Research by Accenture has confirmed what most smart business people have long believed to be true: broken promises hurt business. Day in and day out, many businesses make overt or implied promises to customers. Often, those promises are intentionally, carelessly or inadvertently broken. In any given year, nearly half of customers have a promise broken by a company with which they do business. Of those, almost two thirds report companies breaking multiple promises. Some industries are more habitual in breaking promises than others.
What is the actual impact of broken promises on business? Logic dictates that broken promises erode trust between the customer and the business. But do broken promises actually cause customers to stop doing business with a company? Is just one broken promise enough to cause a loyal customer to go elsewhere with his business or does it take multiple offenses? Research indicates that this is an area that should be of prime concern to business owners, CEOs, CFOs, Controllers and anyone who is focused on a company’s bottom line. There is a very strong, direct relationship between customer erosion and broken promises.
Every day, businesses make promises to its internal and external customers. Throughout the relationship life cycle, from entry level clerks to the top brass, employees at every level of every company make promises to customers regarding work to be done, deadlines to be met, or issues to be resolved. Some of those promises are explicit. “I give you my word….” “Count on it.” “Rest assured, it will be there on time.” Other promises are implied. Implied promises can be just as powerful as expressed ones. Everyone recognizes a commitment has been made when a business advertises that it has “the fastest turnaround times in the industry,” or a salesperson says “I’ll send you that proposal by the close of business today.” There are countless implied promises that a business makes in its marketing materials, sales pitch and customer service.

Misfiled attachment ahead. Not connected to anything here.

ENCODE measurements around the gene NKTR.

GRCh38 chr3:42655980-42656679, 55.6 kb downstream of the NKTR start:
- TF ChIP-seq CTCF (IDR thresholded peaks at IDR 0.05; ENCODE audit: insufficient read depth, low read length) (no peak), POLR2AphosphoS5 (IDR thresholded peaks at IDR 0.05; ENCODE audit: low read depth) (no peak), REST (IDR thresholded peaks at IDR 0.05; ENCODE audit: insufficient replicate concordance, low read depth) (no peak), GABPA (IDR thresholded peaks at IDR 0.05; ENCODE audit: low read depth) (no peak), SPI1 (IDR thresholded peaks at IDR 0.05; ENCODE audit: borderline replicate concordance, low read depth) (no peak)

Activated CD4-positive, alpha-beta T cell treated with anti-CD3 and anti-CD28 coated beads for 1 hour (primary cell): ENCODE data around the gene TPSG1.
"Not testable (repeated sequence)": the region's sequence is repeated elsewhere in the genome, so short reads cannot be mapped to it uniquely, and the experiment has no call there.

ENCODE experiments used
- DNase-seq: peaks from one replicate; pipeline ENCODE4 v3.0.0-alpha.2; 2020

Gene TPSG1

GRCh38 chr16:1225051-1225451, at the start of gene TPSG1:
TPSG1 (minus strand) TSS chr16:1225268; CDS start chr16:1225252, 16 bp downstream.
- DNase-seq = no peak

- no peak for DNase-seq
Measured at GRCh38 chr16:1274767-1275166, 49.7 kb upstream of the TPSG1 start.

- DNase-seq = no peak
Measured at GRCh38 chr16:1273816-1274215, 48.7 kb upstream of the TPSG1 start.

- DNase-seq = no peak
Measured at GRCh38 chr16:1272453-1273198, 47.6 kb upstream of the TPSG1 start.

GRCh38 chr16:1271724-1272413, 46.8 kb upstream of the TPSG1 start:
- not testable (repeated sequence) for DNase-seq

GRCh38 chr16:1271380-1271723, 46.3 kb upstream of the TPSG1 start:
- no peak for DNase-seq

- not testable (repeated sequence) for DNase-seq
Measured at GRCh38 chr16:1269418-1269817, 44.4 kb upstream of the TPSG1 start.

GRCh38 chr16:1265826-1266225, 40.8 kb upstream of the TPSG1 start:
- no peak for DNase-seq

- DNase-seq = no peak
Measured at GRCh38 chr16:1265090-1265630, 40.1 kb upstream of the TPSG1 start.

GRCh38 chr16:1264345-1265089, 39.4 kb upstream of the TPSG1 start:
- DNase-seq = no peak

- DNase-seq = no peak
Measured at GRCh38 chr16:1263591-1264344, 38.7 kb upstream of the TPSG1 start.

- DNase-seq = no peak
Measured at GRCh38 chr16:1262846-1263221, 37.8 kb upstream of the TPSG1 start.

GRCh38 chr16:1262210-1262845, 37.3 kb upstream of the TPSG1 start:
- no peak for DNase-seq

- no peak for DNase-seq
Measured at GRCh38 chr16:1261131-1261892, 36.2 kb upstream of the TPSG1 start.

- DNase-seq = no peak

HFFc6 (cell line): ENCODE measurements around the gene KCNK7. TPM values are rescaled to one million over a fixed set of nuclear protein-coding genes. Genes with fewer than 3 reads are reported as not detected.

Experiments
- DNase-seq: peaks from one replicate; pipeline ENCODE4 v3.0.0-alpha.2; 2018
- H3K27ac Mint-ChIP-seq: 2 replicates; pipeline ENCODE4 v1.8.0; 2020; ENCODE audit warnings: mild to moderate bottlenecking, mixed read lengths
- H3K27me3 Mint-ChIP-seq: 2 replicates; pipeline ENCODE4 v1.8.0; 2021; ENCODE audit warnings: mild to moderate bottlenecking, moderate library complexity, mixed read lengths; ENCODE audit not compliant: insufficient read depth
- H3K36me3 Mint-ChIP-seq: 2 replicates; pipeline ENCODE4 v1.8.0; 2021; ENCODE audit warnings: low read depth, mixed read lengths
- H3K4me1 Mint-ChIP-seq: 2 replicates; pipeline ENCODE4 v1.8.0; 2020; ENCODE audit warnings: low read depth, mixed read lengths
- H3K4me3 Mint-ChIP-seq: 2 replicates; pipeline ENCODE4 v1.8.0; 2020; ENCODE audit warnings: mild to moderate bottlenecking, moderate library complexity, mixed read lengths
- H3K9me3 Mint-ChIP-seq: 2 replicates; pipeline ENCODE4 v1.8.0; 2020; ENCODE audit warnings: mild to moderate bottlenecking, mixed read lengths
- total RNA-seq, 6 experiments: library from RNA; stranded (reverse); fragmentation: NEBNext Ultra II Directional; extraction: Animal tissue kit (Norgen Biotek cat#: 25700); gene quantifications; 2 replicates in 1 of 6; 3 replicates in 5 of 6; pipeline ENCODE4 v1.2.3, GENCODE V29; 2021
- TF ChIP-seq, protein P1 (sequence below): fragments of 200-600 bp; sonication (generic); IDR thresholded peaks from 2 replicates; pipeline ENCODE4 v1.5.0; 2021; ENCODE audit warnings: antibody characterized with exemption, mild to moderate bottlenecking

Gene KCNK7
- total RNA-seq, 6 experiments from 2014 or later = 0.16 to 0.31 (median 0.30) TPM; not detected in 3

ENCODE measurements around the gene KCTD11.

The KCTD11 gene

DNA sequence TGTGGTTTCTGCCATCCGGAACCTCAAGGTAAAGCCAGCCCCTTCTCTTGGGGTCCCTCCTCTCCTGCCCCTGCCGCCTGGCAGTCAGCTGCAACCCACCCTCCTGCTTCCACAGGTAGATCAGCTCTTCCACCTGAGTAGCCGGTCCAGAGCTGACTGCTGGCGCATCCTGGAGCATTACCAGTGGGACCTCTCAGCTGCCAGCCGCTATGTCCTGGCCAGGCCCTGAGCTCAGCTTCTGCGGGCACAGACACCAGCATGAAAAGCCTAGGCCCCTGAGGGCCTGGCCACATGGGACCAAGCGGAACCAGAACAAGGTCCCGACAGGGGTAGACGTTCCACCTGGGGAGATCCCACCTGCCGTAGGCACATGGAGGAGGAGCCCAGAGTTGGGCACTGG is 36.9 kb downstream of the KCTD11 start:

It is fairly well-accepted wisdom that each promise made ultimately affects the success or failure of the business. Indeed, it is commonly understood that while nothing builds customer confidence and loyalty more reliably than a history of well-kept promises, it is equally held as truth that nothing undermines a business’ brand or bottom line more than a string of broken promises. That imparts a great deal of power to promises… promises kept and promises broken. But is that really true? Do broken promises impact business? Is just one broken promise enough to lose a customer or does a business have to repeatedly break promises in order to impact loyalty? And do broken promises impact all businesses and industries the same way and to the same extent? Just what impact do broken promises have on sales, repeat business, and customer loyalty? Research sheds some light on this commonly accepted yet little understood occurrence.
The U.S. Declaration of Independence boldly states in the Preamble that “All men are created equal. And that they are endowed by their Creator with certain inalienable rights. That among these rights is life, liberty and the pursuit of happiness.” The pursuit of happiness was and is still viewed today as an undeniable right and goal of all people. Of course, one doesn’t have to be a scientist to know that there are many factors that impact individual happiness. Relationships. Career. Economic well-being. Personal freedom. Spirituality. Physical fitness. Emotional health. However, little scientific research had been done on measuring happiness… until recently. More and more, there has been a push to understand what affects happiness in order to be able to pursue and attain it.